Appearance of Crosses 2016 (detail)

Ding’s crosses, then, may have become simply the language he uses, but their accumulated units prove ambiguous enough to allow both microscopic and macroscopic projections from the world, and at the same time to trigger multiple echoes of other abstract painters. Given that breadth of potential for suggestion, Ding’s work might be termed ‘hyper-pareidolian’.

Appearance of Crosses 2016 – 8

The theoretical setting, full of ambiguity between expression and meditation, is good. What about the paintings themselves? They look, from a distance, as if they could be computer-generated, but proximity shows how Ding dynamises his surfaces (he did have a ‘mechanical’ period in 1988-91, but told me he now likes to demonstrate his human engagement).
Appearance of Crosses 1989 -7
 Appearance of Crosses, 2016 4-10 aren’t regularly patterned. Rather, Ding responds to his initial marks in an ongoing call and response, typically working from both sides of the panel inwards. He reveals his hand by varying both the thickness of the underlying layers of paint, and the weight of his touch as crosses are applied (so that the underlying gradients are differentially picked up). The retinal effect draws the viewer in to the exploration of absorptively-scaled fields. And that led me back to Shanghai: it’s easy to think abstractly of the sheer numbers of people and buildings involved a doubling of the population, but if each individual mark stands for a person, Ding’s coruscating visions of the city, for all their plenitude, speak of individuals, too.  That might, despite Ding’s distance from ‘political pop’ or ‘cynical realism’ be taken to reflect the tensions very obviously present, in the sharp transitions of Chinese society, between control and freedom.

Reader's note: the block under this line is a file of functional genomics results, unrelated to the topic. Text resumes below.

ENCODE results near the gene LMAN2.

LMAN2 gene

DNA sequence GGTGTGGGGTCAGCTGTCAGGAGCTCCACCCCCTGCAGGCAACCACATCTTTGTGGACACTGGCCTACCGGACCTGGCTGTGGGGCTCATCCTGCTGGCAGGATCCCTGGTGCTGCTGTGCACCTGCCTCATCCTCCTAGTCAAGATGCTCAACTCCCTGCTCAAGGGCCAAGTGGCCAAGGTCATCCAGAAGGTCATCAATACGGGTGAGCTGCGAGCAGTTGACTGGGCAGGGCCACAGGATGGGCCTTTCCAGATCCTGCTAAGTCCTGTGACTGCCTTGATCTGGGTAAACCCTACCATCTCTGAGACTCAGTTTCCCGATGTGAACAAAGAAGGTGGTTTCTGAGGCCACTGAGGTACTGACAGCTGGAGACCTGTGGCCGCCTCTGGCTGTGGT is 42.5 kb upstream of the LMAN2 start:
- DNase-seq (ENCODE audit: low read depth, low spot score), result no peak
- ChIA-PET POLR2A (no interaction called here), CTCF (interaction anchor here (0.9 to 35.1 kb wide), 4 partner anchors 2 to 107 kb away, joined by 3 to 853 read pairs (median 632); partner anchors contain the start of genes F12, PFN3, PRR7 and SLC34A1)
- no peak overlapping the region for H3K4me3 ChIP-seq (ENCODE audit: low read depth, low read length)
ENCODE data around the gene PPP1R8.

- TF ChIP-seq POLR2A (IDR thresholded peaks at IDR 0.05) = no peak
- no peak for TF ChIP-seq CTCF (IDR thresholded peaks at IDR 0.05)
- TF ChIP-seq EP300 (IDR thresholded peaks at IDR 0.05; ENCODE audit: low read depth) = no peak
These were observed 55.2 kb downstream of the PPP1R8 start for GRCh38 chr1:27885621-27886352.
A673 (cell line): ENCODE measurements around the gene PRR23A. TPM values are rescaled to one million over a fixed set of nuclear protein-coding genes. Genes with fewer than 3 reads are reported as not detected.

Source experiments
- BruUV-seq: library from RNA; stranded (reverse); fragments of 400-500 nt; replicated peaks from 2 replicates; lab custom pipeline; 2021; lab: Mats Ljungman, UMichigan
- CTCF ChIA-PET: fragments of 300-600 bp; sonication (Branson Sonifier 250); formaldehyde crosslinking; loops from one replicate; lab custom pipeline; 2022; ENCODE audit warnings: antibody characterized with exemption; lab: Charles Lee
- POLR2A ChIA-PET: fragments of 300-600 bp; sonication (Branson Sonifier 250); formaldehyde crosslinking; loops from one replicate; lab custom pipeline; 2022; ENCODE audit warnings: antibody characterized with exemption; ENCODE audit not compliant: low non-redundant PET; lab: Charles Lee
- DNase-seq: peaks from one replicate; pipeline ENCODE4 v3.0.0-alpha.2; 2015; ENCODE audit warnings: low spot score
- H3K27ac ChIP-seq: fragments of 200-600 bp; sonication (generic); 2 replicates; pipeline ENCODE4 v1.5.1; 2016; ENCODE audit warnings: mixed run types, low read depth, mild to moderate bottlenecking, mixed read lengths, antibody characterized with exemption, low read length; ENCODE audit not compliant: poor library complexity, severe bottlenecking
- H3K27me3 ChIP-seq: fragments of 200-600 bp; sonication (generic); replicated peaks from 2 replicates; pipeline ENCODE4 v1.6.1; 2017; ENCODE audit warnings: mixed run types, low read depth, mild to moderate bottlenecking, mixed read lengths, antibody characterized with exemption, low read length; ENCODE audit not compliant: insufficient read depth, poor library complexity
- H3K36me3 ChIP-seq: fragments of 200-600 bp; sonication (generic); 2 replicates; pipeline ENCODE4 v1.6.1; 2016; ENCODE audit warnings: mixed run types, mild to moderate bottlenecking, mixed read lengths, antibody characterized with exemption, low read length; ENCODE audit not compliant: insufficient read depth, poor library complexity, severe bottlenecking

Tuesday, 20 June 2017



'How to Look at the Royal Academy Summer Show': Paul’s ART STUFF ON A TRAIN 220

Ah, the RA Summer show! People insist on assessing it as if it were an exhibition, when it is essentially an Art Fair: one without gallerists, but with the usual features of variable quality, too much to take in, and visual incoherence. As such, there will of course be plenty to annoy you, but you will also have, every now and again, one of the best fair experiences – you see a work, wonder who made it, are surprised to find it was x. But then you think yes, that makes sense as an extension of their practice. Here are four such experiences from this year’s admittedly larger volume of ‘not another of those’ moments:

No. 747 Carol Robertson – ‘Pointstar – Magenta’: Oil on canvas, 50 x 50 cm, £4,000 (sold)

Carol Robertson has long used the wholeness and completion of the circle to explore colour and form in delicately radiant colours. So you might not recognise a dynamically pointed and gently throbbing star as hers – but she arrived at it from a circle, and as she says ‘the points of a star hugely increase that external line as one follows the radiations outwards from their luminous centre-point’.

No 499: David Nash – ‘Red Over Black’: Pastel on paper in charred frames, 159 x 223 cm, £24,000

I might not have linked David Nash with this intense duochrome, but for the frames: he’s known for his sculptures using burnt (as well as unburnt) wood. So it’s as if, in an attractive paradox, it’s not the work itself but how it is framed which makes it the artist’s work, so it would be worth very little indeed if unframed. 

No 949: Richard Wilson – Bridge: Postcards on paper, 132 x 116 cm, £12,000

Richard Wilson is known for installations which transform buildings, such as the revolving ‘Turning the Place Over’ (2007) in Liverpool. Postcards of Tower Bridge seem a long way from that, but there’s a suggestion that the structure could be seen as a proto-Wilson. So is £12,000 pretty reasonable for large work by a major artist, or rather pricy at £159 each for 80 common enough postcards?

No. 13: Michael Craig-Martin – ‘Untitled (Yellow Laptop Fragment)’: Acrylic on aluminium, 90 x 90 cm, £40,000 (sold)

The sharply delineated, intensely coloured objects of Michael Craig-Martin, who curated the summer show a couple of years back, are pretty distinctive. If we can understand the quality of ordinary things, he has said, ‘we are closer to the substance of life’. But I’ve not seem an item as partial and abstracted as this laptop, which pushes tellingly at the boundary of recognisability.